The Best Book in the World will be released by Flying Eye Books on July 29.
Narratively speaking, The Best Book in the World is slight. There are maybe fifty words in the whole book, and those that are there don’t say anything ground-breaking: To wit, books are great and they will transport to wonderful places. This is ground covered by many others, and covered with more poetry by many others. To put it another way: The Best Book in the World is not a bedtime book; it will be over before your child gets comfy.
This is not to say that what’s here is bad, you simply get the impression that the pictures came well before the words, which, when the pictures are as resplendent as these, might not be so bad. (I would actually be unsurprised to learn that this was originally conceived as a book without words.)
Visually, this is one of the most striking, exciting, jubilant books we’ve seen at Kinderlit. Evoking the brilliance of Saul Bass and Paul Rand –two of our favorites– The Best Book in the World is chock full of massive blocks of colour, all exquisitely composed, full of unexpected details and humour. In the first few spreads we see our hero engulfed in her book in a handful of the usual places one might read: At the bus stop, on the bus, on the way, but before long she’s reading mid-skydive and on a sled hurtling down a hill.
As she gets more and more into her book the scenarios get more and more out there (on the belly of a giant alligator, flying away on the string of a balloon) and she collects a menagerie of wondrous creatures.
It’s difficult to quantify how much I love this book, to be honest with you. While I acknowledge that the text could have used some finessing, in the grand scheme of the book, it’s not about the text, it’s about the journey that reading can take you on and about the journey that Alexander takes you on with her pictures. (I also acknowledge that there’s irony in that I love a book about the joy of reading whose sole and minor weakness is in the text.)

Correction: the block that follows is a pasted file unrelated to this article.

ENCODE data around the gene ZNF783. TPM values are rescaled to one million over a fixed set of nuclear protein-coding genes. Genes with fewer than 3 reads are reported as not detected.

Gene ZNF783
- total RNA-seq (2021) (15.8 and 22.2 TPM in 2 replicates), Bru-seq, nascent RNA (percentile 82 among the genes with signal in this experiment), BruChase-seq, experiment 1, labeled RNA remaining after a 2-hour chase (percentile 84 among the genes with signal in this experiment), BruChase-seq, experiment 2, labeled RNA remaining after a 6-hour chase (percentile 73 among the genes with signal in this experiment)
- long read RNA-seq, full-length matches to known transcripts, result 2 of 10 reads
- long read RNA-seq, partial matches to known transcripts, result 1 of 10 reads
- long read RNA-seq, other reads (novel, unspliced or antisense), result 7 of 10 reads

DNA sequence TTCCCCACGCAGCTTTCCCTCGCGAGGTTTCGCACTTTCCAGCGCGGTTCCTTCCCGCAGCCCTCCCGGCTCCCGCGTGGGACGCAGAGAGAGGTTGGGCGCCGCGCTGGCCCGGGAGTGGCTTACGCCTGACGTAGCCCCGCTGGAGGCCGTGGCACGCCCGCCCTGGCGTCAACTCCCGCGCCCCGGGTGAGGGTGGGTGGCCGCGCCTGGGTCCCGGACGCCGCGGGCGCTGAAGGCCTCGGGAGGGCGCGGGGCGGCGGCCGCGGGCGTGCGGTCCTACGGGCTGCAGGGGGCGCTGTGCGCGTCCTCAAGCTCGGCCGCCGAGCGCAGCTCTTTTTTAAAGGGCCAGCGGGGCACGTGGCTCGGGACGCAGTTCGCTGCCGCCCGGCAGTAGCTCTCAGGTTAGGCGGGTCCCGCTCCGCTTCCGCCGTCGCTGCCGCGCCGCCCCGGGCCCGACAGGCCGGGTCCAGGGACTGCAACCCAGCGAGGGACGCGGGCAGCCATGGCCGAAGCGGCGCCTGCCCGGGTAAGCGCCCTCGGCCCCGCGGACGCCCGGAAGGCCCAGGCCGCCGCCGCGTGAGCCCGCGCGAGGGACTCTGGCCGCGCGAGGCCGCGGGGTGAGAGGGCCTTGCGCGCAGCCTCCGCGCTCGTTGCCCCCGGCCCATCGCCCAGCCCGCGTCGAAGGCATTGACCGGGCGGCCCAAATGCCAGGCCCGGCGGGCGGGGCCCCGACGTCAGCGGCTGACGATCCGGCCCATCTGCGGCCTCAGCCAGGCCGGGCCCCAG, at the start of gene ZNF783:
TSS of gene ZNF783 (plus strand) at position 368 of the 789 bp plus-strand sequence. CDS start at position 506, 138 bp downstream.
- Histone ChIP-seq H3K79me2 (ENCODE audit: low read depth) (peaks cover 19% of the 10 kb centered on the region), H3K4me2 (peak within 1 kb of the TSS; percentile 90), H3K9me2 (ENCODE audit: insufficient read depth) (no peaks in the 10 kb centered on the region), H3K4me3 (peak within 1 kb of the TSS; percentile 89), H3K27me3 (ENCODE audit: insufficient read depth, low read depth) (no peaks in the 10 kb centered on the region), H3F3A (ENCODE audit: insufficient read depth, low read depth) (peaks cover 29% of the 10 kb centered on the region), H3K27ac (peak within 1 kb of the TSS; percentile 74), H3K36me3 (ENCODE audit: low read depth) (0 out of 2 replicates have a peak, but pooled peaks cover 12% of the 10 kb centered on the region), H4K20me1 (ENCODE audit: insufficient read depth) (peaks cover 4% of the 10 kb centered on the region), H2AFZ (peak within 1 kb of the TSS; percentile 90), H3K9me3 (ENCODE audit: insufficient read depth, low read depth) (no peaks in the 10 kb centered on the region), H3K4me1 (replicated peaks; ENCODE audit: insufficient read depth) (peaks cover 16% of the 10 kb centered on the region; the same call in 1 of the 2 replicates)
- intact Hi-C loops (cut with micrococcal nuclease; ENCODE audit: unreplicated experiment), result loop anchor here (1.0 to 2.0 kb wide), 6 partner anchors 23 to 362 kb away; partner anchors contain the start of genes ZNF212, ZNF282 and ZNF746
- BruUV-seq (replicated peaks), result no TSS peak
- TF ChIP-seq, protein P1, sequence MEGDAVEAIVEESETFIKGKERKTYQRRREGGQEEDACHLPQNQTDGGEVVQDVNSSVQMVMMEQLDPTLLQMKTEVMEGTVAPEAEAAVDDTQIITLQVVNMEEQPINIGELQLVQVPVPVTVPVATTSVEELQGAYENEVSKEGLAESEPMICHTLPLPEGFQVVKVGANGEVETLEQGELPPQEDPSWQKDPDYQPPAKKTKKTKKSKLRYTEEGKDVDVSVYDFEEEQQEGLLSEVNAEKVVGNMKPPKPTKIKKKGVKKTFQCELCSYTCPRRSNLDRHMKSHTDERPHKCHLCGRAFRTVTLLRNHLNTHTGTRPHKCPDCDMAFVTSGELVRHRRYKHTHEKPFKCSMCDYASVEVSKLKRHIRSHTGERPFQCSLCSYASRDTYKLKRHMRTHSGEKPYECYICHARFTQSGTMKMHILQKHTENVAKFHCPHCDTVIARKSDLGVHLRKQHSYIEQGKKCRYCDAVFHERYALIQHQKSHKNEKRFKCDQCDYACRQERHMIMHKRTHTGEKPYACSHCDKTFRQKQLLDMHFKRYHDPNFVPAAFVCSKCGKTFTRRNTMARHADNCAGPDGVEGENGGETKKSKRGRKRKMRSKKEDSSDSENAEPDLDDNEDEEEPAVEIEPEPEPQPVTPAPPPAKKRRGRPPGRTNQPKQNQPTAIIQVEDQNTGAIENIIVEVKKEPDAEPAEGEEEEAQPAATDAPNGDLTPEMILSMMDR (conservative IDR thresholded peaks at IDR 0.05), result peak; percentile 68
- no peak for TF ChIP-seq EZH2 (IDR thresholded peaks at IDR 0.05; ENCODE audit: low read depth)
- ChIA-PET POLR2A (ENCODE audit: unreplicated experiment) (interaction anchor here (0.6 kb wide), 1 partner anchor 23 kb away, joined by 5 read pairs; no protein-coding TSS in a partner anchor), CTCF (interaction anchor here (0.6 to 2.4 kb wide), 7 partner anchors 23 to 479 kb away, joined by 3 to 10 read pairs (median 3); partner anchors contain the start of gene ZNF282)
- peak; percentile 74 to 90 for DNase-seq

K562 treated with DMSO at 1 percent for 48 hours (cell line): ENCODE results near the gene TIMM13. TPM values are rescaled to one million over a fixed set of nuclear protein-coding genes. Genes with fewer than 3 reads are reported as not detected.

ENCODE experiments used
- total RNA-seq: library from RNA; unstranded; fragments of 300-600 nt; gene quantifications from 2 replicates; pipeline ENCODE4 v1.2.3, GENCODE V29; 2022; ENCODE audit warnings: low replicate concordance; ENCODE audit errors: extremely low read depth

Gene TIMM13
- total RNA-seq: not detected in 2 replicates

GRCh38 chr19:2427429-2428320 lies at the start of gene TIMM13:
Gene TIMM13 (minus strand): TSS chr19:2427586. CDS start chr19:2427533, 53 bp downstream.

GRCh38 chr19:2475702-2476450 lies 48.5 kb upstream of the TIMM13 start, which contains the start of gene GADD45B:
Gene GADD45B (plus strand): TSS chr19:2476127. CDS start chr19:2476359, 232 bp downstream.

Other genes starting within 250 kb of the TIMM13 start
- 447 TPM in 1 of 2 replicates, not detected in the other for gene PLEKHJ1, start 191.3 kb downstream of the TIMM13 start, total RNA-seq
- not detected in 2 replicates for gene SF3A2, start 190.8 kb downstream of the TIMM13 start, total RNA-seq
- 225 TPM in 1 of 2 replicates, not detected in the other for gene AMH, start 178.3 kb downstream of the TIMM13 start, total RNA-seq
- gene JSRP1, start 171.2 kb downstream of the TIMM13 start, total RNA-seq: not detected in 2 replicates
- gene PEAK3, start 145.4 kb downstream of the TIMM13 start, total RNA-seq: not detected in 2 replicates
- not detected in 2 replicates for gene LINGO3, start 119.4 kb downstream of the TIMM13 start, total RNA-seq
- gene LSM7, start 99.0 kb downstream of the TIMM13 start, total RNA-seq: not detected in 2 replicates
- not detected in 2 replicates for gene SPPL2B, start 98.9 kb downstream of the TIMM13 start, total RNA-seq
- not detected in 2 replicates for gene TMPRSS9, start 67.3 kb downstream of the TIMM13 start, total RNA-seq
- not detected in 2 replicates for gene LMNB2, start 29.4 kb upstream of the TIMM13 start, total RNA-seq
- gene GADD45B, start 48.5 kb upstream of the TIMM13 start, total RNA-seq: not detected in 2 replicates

The magic of The Best Book in the World is that, while none of us have read a book while traveling on a roller coaster or trudging through a forest leading a line of bizarre creatures, we all know the feeling Alexander is referencing; we’ve all read a book that feels like a part of the real world, and sometimes feels like a better alternative to the one we inhabit in actuality. It’s why we’re book lovers. And while I’ve read many (many) books that explore this territory, and some rather effectively, I don’t believe I’ve ever read one that succeeded in capturing the emotional joy of reading in quite the same way this has. I wrote earlier that others had covered this ground with more poetry, but that’s not necessarily true; if ever there was a book to remind that there is poetry in images, this might be it.
I said that The Best Book in the World is not a bedtime book, and it’s not, but the lack of words is not the sole reason for this; there’s also the fact that this is an exciting book, not a calming one.
This is a book for anyone who loves books, and it’s a book for anyone who loves good design. So settle in to your Eames Lounge, rest your floating mug down on your Brad Askalon Atlas side table and get lost in Rilla Alexander’s exquisite pictures and be reminded why you love reading in the first place.
Kinderlit.ca requested and received a copy of The Best Book in the World in exchange for an honest review. Read about our review policy HERE.